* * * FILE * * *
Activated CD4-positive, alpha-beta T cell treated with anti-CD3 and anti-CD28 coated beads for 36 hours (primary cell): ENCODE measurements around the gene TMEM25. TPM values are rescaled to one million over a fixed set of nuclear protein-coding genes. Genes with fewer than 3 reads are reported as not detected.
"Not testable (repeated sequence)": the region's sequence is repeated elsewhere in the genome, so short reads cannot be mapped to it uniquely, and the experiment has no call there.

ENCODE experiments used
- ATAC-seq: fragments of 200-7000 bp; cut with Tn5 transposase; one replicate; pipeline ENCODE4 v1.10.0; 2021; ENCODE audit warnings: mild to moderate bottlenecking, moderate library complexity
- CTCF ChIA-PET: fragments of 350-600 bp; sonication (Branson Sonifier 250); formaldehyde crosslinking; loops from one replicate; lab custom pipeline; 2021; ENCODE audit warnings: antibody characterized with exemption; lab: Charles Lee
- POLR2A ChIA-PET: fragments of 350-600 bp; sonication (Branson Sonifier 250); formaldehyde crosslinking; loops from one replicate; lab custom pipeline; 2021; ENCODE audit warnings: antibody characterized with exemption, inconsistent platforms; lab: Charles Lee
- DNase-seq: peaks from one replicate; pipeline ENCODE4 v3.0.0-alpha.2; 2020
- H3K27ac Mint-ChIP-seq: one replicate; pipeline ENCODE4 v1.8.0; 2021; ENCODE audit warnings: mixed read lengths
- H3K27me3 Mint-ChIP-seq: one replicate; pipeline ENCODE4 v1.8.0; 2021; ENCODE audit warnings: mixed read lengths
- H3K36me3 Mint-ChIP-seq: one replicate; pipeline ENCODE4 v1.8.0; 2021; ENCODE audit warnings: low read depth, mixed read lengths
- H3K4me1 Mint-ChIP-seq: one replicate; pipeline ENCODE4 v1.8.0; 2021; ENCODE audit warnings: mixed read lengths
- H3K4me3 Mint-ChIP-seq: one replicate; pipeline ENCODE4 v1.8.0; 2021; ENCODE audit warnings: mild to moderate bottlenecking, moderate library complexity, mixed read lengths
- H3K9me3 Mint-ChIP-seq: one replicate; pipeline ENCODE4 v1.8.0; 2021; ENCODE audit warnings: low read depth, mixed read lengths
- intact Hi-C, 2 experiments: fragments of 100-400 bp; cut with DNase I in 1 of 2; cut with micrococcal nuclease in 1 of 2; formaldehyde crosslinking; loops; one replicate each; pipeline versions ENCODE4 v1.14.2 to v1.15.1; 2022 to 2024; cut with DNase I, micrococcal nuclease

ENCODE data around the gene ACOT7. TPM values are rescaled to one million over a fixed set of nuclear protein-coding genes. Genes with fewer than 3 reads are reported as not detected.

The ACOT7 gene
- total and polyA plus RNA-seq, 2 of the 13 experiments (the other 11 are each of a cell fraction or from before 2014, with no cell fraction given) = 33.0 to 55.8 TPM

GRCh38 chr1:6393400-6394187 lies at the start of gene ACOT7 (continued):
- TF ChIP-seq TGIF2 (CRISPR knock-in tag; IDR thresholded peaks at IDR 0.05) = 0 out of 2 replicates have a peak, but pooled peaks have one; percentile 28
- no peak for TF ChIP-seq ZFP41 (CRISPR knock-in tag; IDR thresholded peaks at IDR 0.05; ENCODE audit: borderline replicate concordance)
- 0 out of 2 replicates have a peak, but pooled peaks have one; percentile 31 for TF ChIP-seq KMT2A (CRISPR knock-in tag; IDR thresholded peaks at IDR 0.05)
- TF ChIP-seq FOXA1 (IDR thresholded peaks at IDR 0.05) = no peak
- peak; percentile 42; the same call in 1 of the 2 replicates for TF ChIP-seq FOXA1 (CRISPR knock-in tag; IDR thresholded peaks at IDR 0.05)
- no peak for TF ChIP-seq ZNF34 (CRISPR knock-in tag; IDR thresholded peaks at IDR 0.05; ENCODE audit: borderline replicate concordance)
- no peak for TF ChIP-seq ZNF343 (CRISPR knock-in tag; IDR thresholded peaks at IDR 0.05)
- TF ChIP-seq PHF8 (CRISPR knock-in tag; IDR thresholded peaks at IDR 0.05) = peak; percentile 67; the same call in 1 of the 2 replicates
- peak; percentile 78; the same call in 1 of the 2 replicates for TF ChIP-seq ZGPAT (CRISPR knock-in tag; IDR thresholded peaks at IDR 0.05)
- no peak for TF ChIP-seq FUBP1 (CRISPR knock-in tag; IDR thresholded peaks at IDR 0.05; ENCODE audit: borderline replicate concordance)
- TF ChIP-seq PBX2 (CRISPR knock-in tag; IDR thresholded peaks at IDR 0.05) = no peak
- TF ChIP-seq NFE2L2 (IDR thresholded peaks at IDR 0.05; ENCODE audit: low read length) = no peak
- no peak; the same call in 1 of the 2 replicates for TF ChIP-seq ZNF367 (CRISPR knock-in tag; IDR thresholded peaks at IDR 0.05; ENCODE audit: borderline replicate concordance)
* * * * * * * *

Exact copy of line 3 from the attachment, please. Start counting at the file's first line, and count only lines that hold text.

ENCODE experiments used